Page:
One of the issues you feel very strongly about is the threat posed by the Sellafield nuclear facility. Tell us a bit about your campaign against Sellafield.

When I began campaigning against Sellafield, a local FF Councillor called on me to be silent as I was ‘scaring tourists away’! I was a lone voice at the time. Now, of course, every Government Minister and her sister are opposed to Sellafield. I visited the site, travelled to Europe and handed Tony Blair personal letters (on two occasions) while in Downing Street on Peace Process business. I raise it in the Dail regularly and am far from finished on this campaign.

You are Sinn Féin's party spokesperson on the Environment and Local Government. What are your thoughts on global warming which has become such a major issue in the world?

This is a massive issue which almost all governments are refusing to tackle. For example, our Government have allocated €270 million to emissions trading, thus putting a key cornerstone of national policy on BUYING our way through Kyoto, rather than implementing serious changes, both fiscal and regulatory, to ensure specific targets are met. Without specific, achievable targets for Industry as well as transport and householders, we will struggle with this problem. We owe it to future generations that we pass on this little planet to them in reasonable condition.

Do you expect to see more cross-border co-operation in the near future? How would this help your own constituency of Louth?

Yes. I expect and hope to see more cross-border co-operation in the future. This would and could help the people of Louth and all the border counties in a very practical way in terms of roads infrastructure and speed limits, mobile phone tariffs, health services and access to emergency services and in enterprise and job creation. In fact cross-border co-operation has the potential to enhance the quality of life of so many citizens on both sides of the border in many, many ways.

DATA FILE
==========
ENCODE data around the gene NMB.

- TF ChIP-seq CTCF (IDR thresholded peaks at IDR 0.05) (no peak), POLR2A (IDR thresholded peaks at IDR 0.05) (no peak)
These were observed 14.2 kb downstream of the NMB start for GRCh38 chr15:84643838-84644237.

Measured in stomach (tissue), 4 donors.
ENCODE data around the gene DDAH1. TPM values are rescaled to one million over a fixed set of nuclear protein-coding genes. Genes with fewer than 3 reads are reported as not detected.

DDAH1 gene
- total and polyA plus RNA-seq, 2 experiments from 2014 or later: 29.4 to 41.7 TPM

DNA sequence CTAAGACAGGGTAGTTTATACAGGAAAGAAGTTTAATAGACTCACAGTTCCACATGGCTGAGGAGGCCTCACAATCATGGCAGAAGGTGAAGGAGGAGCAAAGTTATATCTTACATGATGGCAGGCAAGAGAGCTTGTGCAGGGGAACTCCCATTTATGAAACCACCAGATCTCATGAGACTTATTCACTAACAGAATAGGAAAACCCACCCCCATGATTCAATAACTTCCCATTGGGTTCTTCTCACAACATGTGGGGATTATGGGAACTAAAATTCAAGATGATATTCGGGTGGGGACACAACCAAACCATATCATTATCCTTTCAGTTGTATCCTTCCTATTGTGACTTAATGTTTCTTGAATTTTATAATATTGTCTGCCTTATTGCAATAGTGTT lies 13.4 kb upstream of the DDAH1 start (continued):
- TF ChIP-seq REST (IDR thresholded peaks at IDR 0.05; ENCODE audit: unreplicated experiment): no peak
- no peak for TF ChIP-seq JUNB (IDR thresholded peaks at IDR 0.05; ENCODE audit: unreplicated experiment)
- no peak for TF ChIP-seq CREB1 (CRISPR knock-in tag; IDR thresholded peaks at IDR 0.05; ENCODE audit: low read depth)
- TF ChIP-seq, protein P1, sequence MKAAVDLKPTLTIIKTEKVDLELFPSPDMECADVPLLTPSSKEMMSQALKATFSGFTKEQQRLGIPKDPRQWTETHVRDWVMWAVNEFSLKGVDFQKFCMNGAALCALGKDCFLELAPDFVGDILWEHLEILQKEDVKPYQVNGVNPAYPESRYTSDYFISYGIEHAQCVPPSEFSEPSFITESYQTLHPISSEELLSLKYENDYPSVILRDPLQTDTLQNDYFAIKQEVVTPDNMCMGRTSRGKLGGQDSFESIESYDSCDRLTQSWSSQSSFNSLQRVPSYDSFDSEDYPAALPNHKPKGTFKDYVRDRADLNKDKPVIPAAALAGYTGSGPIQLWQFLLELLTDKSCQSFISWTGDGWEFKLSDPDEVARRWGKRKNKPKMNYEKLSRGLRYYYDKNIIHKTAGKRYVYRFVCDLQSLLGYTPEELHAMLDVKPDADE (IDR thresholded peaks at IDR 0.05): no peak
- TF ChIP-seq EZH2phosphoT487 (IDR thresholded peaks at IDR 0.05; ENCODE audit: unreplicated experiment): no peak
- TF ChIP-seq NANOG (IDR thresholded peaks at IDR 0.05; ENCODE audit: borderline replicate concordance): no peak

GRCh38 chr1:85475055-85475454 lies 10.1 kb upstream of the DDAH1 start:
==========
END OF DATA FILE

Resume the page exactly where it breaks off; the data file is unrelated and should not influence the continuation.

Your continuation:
Looking at the election approaching here in the Republic, do you think it is possible that Sinn Féin could end up in government?

Everything is possible but it is impossible to predict until after the electorate have spoken and the votes are counted. What is certain is that Sinn Féin will not entertain any party that is not prepared to commit to achieving our goals of ending the crisis in the health service, providing social housing for the many thousands on the waiting lists and re-uniting the country.

With regards to your own Louth constituency, how confident are you of hanging on to your seat?

Quietly confident.

From talking to your constituents, what are you finding their biggest concerns to be?

Healthcare and housing are the two big issues in Co Louth. Our hospital has lost its Children’s ward, Maternity Unit, Gynae ward and several other crucial services. Under current HSE/Government plans, it will loose A & E as well as our Intensive Care Unit next year. On housing, there are almost three thousand people on Social Housing Waiting lists and thousands more unable to afford to buy their own home. Without doubt, these are the two big issues.

What do you expect will be the outcome of this summer's general election?

Only two things are certain. They are that there will be an election and that from the election there will be a coalition government formed. I don’t buy into the notion that the election is a two horse race between the current coalition and the proposed Fine Gael/Labour coalition. I think some parties will be forced to re-think their coalition options after the election and I also think that we may well see a change in some of the party’s leaderships.

Where should Ireland be twenty years from now in your opinion?

United, free, prosperous, peaceful and healthy with great public services and infrastructure.

What does the future hold in store for you?

I can’t really plan for the future until the people of Louth speak through the ballot box in eight or ten weeks from now.

Finally I'd like to play a small round of word association. I'm sure you know what it entails. Basically just outline what word comes into your head when you hear the following:

Bertie Ahern - ruthless
Tony Blair - has-been
Ian Paisley - old man
Gerry Adams - shrewd
Mark Durkan - why say one word when you can say twenty
United Ireland - happening soon
Unionism - spent force
Sinn Féin - THE future
Fianna Fáil - mafia
Arthur Morgan - do I know him?

Best of luck to Arthur in his bid to retain his Louth seat.

Next week, Independent TD for Dublin Central, Tony Gregory, takes my questions. Make sure to check out United Irelander's election coverage over the coming weeks and months.

Previous interviews can be read here.